Grass roots 'big ace' in Ron Paul's White House bid

Ron Paul joked during Wednesday's Republican debate that so much money is pouring into his campaign from the Internet that he's "struggling to figure out how to spend" it all.

The Texas congressman can thank Trevor Lyman for a chunk of that cash.

Lyman, a Miami Beach online music promoter, is guiding an Internet fundraising drive that he says could well push Paul past his $12 million fourth-quarter fundraising goal by the weekend — a full month ahead of schedule.

Paul had raised more than $9.7 million as of Thursday afternoon, according to his website. Campaign spokesman Jesse Benton said Paul hasn't had any contact with Lyman and is not coordinating with him. The money "has been spontaneously raised," Benton said. "The grass roots are our big ace in the hole."

Earlier this month, Lyman helped orchestrate an online effort that collected $4.2 million in a single day for the 10-term congressman. The one-day take surpassed the $2.7 million that Democrat John Kerry, his party's presidential nominee, raised two days after the Super Tuesday primaries in 2004.

Lyman, 37, has never voted, much less donated to a politician before this year. He said he was drawn to Paul because of the congressman's anti-war stance. Paul is the only GOP candidate calling for an immediate withdrawal of U.S. troops from Iraq.

"He had the foresight to vote against the war from the beginning," Lyman said.

Lyman is collecting campaign pledges at, a reference to Paul's rival Rudy Giuliani. Paul and Giuliani sparred at a May 15 debate over Paul's contention that U.S. policy in the Middle East sparked the 9/11 terrorist attacks.

The goal of the latest fundraising drive, Lyman said, is to help Paul promote his candidacy in early states such New Hampshire, where the congressman is spending $1.1 million in television advertising and is now fourth in state polls. Paul, however, remains in the single digits in national polls, according to data compiled by Real Clear Politics, an online political clearinghouse.

Even so, his Internet fundraising success has sparked interest in Paul's viability as an independent candidate.

At the GOP debate Wednesday night in Florida, Paul was firm in saying he had no intention of leaving the party. "I have won 10 times as a Republican," he said. "We're doing quite well."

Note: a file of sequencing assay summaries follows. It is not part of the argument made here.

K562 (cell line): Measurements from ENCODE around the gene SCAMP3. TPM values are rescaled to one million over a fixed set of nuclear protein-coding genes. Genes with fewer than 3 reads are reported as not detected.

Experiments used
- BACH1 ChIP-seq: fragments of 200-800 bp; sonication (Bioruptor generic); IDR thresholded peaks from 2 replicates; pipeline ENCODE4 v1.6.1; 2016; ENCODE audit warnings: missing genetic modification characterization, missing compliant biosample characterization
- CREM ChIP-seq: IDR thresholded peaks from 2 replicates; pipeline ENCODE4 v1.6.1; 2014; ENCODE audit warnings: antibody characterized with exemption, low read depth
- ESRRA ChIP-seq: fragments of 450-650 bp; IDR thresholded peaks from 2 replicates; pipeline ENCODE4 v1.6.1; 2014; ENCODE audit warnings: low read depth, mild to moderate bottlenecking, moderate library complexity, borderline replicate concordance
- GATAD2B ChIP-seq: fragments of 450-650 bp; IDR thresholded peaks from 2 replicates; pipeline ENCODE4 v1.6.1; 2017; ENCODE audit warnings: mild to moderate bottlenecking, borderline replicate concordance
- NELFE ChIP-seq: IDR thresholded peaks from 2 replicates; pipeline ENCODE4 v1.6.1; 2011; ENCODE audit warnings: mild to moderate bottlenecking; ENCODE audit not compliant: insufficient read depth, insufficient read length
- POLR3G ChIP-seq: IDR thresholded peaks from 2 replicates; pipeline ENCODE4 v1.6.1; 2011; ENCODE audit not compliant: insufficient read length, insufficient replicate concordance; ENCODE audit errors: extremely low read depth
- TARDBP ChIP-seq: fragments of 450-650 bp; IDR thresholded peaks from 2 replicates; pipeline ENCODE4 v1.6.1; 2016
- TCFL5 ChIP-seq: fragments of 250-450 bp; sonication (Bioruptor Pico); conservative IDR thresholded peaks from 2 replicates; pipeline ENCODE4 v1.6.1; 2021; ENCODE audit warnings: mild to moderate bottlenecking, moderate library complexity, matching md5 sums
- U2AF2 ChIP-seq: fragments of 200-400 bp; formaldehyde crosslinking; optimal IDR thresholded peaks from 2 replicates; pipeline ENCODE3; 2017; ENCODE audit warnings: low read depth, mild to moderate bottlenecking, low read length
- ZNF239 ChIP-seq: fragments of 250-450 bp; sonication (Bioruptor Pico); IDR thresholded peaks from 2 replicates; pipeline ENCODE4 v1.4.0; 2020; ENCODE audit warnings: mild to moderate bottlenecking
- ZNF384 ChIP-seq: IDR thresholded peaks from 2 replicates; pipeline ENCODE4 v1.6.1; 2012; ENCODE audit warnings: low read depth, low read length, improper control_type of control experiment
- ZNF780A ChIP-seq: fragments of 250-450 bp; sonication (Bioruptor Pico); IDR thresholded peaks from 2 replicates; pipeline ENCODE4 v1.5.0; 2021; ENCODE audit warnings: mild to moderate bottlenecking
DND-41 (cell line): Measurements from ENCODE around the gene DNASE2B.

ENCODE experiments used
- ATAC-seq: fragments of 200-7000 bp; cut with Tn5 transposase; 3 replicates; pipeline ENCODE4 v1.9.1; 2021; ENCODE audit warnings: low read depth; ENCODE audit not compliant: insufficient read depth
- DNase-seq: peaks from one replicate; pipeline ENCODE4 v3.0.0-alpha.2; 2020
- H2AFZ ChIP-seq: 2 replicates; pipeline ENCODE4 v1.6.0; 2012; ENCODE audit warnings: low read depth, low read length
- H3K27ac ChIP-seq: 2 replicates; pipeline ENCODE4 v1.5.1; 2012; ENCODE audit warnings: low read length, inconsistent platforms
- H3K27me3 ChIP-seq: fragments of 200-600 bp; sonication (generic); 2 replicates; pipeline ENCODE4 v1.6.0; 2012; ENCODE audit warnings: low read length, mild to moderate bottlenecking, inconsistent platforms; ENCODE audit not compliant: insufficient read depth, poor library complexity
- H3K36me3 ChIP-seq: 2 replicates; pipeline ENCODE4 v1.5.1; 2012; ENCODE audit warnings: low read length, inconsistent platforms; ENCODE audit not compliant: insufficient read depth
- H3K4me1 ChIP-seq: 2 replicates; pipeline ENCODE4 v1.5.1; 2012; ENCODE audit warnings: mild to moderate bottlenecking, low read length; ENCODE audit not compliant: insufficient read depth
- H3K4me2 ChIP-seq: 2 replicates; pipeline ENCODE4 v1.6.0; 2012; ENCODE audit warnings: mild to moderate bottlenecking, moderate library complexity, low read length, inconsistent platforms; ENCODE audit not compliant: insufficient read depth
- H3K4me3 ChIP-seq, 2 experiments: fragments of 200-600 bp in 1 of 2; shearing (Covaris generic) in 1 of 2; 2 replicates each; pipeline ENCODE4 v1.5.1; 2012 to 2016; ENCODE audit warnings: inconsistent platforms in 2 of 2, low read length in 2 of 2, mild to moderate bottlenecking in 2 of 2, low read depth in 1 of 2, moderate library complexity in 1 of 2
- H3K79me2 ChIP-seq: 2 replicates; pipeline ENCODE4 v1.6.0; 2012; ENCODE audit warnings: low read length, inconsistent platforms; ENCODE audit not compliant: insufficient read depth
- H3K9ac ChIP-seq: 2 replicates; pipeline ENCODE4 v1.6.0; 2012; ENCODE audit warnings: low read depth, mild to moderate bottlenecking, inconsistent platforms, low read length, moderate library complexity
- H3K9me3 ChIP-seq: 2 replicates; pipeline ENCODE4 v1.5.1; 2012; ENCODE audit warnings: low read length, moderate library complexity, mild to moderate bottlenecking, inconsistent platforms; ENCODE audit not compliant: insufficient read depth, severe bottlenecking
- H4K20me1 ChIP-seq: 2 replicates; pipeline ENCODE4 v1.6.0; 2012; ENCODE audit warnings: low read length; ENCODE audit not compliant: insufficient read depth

That hasn't stopped outside groups from trying to persuade Paul to mount a third-party candidacy. After all, he was the Libertarian Party's presidential nominee in 1988. (He finished a distant third with 432,000 votes.)

Among the groups courting Paul: The 450,000-member Constitution Party, whose members share his strict interpretation of the nation's framing document. "I would love to see him change his mind," party Chairman James Clymer said.

Although not actively recruiting Paul, Libertarian Party executive director Shane Cory acknowledged that "there are many Libertarians that hope he comes home."

Thirteen candidates already are vying for the White House under the Libertarian banner, but the party won't pick its nominee until its May convention.

Despite his long-shot status, Paul has demonstrated the "efficiency of the Internet to help a fairly broad but thin strata of supporters to find their particular candidate," said Cal Jillson, a political scientist at Southern Methodist University in Dallas.

If Paul were to wage a third-party bid, his conservative views could strip votes from the GOP nominee and alter the course of what it is expected to be a close race, Jillson said. "This could be a rough equivalent of what Ralph Nader did to the Democrats."

Paul's party affiliation doesn't concern Lyman. He said he will raise money as long as his candidate stays in the race.

"Parties don't matter at all," he said. "This is about character and message."